How Secure Is Your Farm?

Author: Susan Kerr, Washington State University Extension, Klickitat County Extension Director and Pam King, UMD Extension, Retired

Publish Date: Summer 12

Is your farm protected against “everyday” crime? How about agroterrorism? The measures to take to protect your land and property from both types of crime are similar and well worth the effort to put in place. An effective plan should consider security of property as well as biosecurity issues. This list is not exhaustive; it should serve as a starting place for you to develop your own farm security plan.

Property Security
___ Effective gates and locks are in place and used wherever possible and monitored frequently
___ Keys are tagged, coded and kept in a secure area
___ Keys are never left in vehicles or equipment; vehicles are locked when not in use
___ Copies of keys are minimal and must be signed out
___ Locks are changed and keys recovered when employees are fired or leave
___ Watchdogs, videocameras, motion detection lights or other electronic monitoring devices are placed in strategic locations
___ The property is well identified for emergency personnel by reflective numbers on the mailbox post or other location
___ An emergency contact list is next to each phone and numbers are pre-programmed into cell phones. Numbers include fire, police, ambulance, veterinarian and poison control
___ An up-to-date farm map has been created that lists the contents at each location and highlights the location of objects of interest (chemicals, fertilizer, fuel, vehicles, livestock, etc.)
___ All chemicals are stored in a locked and weatherproof building and as recommended by the manufacturer’s label instructions
___ Adequate lighting is in place to permit work and deter theft or other crimes
___ Woodpiles, debris piles, brush and other potential hiding places are not located near buildings
___ Routine checks are conducted on cropland to monitor for evidence of unusual disease or damage
___ Simulations of emergencies have been conducted involving all family members and employees
___ Working fire extinguishers are in plain sight in numerous places. Employees know where they are and how to use them
___ Working fire alarms are in place and their batteries are replaced every six months
___ An on-site inspection by local fire department personnel has identified areas of concern and these have been addressed
___ An on-site inspection by a law enforcement professional has identified additional security
issues and these have been addressed
___ Adequate insurance coverage has been purchased to cover theft, chemical spills, damage from vandalism, terrorist attacks or other coverage as recommended by a farm insurance agent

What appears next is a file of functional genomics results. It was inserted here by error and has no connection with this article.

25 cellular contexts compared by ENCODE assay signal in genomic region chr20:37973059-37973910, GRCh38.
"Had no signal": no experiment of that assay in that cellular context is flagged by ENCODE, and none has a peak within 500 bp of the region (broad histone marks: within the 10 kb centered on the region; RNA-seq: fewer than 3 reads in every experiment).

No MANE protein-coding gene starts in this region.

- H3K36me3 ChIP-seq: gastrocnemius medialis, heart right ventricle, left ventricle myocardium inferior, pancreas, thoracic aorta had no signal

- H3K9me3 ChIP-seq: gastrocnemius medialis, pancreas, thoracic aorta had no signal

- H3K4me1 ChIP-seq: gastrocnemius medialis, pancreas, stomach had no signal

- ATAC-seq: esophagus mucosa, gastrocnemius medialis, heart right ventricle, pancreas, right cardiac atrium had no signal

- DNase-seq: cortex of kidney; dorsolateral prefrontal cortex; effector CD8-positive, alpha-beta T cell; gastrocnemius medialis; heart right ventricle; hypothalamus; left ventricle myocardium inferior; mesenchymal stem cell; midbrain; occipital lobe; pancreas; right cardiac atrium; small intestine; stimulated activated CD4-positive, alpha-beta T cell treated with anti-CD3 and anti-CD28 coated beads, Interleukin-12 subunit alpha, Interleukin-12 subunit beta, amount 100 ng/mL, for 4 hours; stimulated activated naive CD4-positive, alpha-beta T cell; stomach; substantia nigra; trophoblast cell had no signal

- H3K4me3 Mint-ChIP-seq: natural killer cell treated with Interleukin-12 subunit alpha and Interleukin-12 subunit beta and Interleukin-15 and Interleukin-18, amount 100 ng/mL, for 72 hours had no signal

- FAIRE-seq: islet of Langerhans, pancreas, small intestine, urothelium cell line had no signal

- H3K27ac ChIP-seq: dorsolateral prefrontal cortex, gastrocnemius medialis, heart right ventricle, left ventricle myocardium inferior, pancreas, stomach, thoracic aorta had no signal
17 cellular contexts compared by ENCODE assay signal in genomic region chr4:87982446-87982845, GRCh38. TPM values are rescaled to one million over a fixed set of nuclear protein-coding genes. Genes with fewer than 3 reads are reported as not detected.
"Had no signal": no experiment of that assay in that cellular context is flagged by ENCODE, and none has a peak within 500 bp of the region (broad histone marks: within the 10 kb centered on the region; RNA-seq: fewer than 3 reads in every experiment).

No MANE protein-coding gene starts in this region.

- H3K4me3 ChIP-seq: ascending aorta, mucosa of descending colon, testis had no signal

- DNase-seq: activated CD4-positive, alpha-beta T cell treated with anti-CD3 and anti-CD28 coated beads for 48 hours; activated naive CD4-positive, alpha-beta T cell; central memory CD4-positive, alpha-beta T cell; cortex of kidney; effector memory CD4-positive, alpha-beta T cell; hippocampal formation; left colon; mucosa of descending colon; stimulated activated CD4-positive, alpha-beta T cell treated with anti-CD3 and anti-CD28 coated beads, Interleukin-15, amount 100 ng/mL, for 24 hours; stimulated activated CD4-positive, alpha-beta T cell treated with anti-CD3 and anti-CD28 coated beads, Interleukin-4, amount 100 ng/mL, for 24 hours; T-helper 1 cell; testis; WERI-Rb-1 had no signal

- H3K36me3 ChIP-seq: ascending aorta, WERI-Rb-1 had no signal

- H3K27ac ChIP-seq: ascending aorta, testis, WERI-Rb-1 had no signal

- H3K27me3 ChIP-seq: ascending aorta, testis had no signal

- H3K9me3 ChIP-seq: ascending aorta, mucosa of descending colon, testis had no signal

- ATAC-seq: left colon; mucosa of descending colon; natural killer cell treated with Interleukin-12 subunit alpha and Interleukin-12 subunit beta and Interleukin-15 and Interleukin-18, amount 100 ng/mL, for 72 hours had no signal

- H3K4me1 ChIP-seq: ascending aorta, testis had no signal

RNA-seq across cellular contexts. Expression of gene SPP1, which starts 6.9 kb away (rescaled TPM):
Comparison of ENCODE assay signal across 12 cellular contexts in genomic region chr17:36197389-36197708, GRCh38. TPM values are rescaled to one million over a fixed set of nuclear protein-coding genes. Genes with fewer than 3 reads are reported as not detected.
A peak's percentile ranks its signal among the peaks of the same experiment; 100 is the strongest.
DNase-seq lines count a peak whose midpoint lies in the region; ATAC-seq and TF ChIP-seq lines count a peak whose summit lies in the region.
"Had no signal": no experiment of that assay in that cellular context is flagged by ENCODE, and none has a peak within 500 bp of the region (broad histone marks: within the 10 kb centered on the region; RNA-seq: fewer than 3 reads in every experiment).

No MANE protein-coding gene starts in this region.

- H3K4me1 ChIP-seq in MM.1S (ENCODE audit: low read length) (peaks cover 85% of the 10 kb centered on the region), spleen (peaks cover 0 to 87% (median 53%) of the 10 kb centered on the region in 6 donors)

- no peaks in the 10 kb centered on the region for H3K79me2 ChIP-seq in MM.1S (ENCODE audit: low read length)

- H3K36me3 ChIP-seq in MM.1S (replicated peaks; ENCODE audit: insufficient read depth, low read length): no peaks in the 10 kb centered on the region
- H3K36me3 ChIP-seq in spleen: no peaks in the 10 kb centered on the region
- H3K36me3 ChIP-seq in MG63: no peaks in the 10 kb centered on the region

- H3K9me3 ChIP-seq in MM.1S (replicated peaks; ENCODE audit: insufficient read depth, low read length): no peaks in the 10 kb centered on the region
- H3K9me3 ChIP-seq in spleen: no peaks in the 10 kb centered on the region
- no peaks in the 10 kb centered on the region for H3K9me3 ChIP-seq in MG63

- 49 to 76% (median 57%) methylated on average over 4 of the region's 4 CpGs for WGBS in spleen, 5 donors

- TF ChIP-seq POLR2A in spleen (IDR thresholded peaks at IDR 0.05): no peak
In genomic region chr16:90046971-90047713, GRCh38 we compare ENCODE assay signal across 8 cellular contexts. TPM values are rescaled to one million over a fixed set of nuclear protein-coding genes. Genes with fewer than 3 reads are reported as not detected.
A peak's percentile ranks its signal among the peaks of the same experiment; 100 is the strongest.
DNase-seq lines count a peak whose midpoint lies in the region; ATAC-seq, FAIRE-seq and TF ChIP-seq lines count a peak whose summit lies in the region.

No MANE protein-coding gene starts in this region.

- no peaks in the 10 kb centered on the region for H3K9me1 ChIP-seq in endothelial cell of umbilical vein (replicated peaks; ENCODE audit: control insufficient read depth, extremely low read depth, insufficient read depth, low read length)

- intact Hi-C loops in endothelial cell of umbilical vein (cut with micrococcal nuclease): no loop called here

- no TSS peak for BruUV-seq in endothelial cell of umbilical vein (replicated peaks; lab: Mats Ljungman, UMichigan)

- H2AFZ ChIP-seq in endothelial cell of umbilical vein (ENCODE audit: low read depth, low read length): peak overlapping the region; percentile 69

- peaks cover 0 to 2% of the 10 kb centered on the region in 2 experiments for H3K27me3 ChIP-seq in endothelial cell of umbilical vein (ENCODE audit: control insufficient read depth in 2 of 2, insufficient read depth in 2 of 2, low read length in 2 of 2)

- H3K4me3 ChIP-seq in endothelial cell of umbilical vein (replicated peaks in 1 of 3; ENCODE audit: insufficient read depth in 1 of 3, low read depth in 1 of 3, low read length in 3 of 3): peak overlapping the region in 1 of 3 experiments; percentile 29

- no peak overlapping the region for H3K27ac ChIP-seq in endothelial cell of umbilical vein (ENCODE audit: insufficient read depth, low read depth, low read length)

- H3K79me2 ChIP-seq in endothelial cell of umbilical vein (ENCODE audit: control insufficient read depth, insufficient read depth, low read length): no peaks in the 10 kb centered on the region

___ Vulnerable areas have been identified and deficiencies corrected

___ All animals are identified
___ All animals are inventoried frequently
___ Animals are monitored frequently for signs of illness or harm
___ Complete and accurate animal health records are maintained
___ Effective nutrition, vaccination and parasite control programs are in place
___ Additions to the herd are quarantined for at least 30 days before introduced to the herd
___ Sick animals are housed in an isolation area away from other animals. They are fed and treated after healthy animal chores are completed. Clothes and footwear are changed and disinfected after dealing with sick animals
___ Entry of personnel, including visitors, is controlled
___ Visitors must sign in and provide their address. International visitors may have restricted access to certain areas of the farm for disease control purposes.
___ Coveralls, plastic boot covers and/or boots are provided for approved visitors
___ Disinfectant is available and used on boots, tires and equipment
___ If equipment must be borrowed from neighbors, it is disinfected before and after use
___ Feed is stored well away from sources of contamination such as fuel, chemicals, etc.
___ Feed is protected from contamination by cat, bird and vermin feces
___ No mammalian-origin protein is fed to ruminants
___ All feed records are kept for at least five years
___ Fences and barns are well maintained
___ No fences are shared with neighbors
___ Separate equipment is used for feed and waste handling
___ Dead animals are necropsied then disposed of properly
___ Watering areas are not located close to roads or other areas with easy access by passersby
___ Crops and cropland is protected through controlled access, excellent fencing and frequent monitoring

___ Reference and background checks are performed on new employees
___ Up-to-date first aid kits and water flush bottles are located in numerous places on the property and everyone knows their location
___ Several people on the farm have first aid/CPR training
___ Common contacts’ names and contact information is complete, up-to-date and located so that others could find it in the event of the manager’s absence
___ Employees have appropriate pesticide handlers’ training and certificate
___ Employees and family members know how to monitor for security issues and what to do in the event of a security breach

Other Security Issues
___ Farm records are complete and accurate
___ Farm computers have up-to-date and effective anti-virus software
___ Property and equipment is monitored continually and suspicious activity is reported to law enforcement immediately

Farm Security Course
Do you want to learn more about farm security? Take the free online farm security course at http://campus. and take an in-depth look at how to increase the security of your farm.